Kyber is an on-chain liquidity protocol that aggregates liquidity from a wide range of reserves, powering instant and secure token exchange in any decentralized application.
The Kyber Network has tested an Aragon DAO and is currently trialling DAOstack. This is a rare example of a project which started without any formal governance but has recognized a need for decentralized governance and is now going through a community consultation and experimentation process to find a DAO type solution.
In the first experiment, an Aragon DAO was created in which KNC tokens (Kyber Network’s native asset) could vote. The first proposal asked whether a Community Grant should be set up to be governed by the KyberDAO, 95% of voting power approved this decision but only 0.56% of circulating KNC tokens were represented, across 60 unique addresses, so a maximum of 60 people participated.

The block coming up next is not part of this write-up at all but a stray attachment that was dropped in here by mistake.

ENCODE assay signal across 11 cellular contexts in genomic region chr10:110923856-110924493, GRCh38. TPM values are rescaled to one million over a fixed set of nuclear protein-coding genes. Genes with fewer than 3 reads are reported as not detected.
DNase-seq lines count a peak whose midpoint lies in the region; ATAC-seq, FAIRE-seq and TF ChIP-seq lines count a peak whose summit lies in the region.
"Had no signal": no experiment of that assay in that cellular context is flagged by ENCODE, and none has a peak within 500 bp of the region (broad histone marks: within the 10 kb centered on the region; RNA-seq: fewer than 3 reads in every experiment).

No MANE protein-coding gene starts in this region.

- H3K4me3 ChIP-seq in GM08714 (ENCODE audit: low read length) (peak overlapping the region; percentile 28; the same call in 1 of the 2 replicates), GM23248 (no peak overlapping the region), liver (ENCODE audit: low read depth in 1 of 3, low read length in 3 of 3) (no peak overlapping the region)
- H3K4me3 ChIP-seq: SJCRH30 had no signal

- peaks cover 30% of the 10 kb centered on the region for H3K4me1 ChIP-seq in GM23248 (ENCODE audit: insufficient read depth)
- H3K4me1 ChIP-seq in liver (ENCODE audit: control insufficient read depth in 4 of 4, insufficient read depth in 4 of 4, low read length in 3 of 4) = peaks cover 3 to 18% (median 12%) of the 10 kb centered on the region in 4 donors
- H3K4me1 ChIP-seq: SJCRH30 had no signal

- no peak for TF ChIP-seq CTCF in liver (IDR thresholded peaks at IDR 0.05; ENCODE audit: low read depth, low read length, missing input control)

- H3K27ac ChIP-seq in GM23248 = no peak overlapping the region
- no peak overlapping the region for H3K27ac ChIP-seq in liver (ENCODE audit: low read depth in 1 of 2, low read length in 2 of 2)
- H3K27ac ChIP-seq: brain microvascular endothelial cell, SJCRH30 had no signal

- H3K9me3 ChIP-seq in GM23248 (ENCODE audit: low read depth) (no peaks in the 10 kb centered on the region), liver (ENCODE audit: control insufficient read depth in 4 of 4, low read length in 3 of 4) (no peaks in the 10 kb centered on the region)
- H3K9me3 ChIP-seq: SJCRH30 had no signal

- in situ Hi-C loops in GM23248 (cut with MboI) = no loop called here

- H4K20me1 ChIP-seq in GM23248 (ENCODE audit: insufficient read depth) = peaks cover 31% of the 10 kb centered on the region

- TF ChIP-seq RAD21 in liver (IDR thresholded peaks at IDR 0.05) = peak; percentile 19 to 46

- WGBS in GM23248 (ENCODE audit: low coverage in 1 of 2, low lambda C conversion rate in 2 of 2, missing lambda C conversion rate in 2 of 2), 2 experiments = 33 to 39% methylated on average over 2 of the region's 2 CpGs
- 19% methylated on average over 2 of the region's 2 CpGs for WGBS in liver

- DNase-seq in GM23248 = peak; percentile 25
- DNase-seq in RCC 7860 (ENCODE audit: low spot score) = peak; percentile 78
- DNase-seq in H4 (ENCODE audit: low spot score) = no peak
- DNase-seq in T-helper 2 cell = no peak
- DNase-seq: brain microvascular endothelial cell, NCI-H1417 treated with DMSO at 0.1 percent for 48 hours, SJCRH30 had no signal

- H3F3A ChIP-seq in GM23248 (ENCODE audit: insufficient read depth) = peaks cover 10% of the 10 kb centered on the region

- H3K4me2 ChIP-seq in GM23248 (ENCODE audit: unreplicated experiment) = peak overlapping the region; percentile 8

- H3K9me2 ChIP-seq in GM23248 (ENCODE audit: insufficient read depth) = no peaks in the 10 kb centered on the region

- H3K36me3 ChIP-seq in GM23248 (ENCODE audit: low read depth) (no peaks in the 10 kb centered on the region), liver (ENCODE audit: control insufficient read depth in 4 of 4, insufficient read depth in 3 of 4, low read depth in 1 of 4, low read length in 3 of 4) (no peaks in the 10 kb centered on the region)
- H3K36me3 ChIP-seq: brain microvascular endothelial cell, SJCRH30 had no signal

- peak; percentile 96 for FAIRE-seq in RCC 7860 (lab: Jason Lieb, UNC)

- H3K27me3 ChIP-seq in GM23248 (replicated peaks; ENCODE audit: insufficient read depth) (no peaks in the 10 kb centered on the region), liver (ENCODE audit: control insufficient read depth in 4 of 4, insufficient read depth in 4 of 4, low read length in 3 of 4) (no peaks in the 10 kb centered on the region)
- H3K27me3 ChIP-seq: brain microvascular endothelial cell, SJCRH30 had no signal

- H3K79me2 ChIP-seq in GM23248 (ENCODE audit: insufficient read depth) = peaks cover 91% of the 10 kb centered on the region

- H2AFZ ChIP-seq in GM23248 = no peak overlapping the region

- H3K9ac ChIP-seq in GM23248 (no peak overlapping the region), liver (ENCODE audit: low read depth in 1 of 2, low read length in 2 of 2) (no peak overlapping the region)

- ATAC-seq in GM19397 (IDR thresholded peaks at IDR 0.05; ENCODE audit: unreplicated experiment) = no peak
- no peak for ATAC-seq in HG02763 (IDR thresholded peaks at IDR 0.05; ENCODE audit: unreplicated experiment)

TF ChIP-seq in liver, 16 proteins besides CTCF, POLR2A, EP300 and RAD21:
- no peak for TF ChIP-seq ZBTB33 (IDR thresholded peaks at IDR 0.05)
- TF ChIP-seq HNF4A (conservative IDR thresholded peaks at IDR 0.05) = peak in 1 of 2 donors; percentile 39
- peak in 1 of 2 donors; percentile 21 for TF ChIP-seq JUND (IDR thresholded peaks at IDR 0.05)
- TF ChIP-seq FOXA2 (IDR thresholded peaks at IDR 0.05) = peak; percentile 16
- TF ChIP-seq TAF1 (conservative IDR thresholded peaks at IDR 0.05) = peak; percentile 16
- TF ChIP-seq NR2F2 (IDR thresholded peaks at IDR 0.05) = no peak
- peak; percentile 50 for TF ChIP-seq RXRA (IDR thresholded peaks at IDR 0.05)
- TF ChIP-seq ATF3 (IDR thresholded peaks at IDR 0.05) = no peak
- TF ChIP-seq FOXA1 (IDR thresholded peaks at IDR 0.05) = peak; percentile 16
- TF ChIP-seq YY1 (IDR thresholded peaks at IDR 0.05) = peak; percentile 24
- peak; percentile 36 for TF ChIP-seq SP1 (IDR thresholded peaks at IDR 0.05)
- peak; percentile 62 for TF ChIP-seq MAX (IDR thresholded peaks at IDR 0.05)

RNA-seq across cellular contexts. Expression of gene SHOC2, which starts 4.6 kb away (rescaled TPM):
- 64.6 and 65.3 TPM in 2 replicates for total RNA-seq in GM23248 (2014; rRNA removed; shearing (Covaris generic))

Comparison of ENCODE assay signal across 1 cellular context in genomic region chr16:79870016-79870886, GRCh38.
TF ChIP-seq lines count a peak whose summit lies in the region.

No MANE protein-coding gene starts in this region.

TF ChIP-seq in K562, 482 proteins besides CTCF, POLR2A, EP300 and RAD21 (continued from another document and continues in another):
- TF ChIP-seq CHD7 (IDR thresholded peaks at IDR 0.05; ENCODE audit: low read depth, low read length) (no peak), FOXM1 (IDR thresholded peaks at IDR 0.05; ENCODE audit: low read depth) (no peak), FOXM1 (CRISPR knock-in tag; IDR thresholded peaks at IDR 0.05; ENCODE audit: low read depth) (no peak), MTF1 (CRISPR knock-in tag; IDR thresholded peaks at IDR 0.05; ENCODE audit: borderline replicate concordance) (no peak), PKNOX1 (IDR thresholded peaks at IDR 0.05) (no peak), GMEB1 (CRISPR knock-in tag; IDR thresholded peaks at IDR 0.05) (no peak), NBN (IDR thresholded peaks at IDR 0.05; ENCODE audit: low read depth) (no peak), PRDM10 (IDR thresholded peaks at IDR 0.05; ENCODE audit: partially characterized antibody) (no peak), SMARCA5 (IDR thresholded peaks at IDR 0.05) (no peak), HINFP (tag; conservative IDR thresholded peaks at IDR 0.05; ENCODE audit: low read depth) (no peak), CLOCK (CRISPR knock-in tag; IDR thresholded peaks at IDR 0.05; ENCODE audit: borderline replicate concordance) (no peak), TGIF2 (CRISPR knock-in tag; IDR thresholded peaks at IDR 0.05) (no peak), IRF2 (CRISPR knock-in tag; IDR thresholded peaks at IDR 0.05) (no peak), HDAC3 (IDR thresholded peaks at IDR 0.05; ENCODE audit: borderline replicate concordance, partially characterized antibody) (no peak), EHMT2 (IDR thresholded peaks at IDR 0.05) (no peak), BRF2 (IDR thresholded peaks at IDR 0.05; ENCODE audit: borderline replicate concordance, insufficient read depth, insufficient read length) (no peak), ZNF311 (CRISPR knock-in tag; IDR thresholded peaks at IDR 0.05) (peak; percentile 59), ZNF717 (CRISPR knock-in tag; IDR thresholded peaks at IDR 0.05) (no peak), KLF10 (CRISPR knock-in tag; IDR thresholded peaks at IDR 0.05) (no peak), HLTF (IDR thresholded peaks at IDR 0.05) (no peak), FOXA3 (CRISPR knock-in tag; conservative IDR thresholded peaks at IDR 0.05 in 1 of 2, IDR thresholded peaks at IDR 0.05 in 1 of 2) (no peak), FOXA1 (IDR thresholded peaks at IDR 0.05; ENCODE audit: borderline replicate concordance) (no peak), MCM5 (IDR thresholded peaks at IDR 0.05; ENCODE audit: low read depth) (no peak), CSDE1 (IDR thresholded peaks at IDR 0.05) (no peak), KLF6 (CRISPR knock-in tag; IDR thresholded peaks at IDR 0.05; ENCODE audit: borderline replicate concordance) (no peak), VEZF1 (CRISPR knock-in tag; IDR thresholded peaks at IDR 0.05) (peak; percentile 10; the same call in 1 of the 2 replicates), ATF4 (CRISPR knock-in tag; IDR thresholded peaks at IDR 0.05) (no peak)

The Kyber DAO Exp#2 using DAOstack launched in Jun 2019, awarding Rep to KNC holders and people who had traded on Kyber in the previous 3 months, according to a scale determined by their holdings/activity. Participation in the DAO proposal votes was low, with a maximum participation of less than 1% of Rep. Most of the proposals failed because there was insufficient voting turnout and they failed to achieve majority support. Writing in Oct 2019, the DAO still has $500 of KNC to spend, but proposals and votes have become scarce.
Kyber’s efforts illustrate a problem with adding formal governance based on token voting to projects which did not have that as part of their foundation. It is difficult for these votes to establish legitimacy with low turnout, and without established legitimacy many holders will not take the trouble to vote. Ethereum carbon votes are another good example of this. Although they can achieve reasonable turnout for controversial issues, people who have more at stake will be more incentivized to participate, and so the low overall representation means the results tend to be swayed by those who would be directly affected.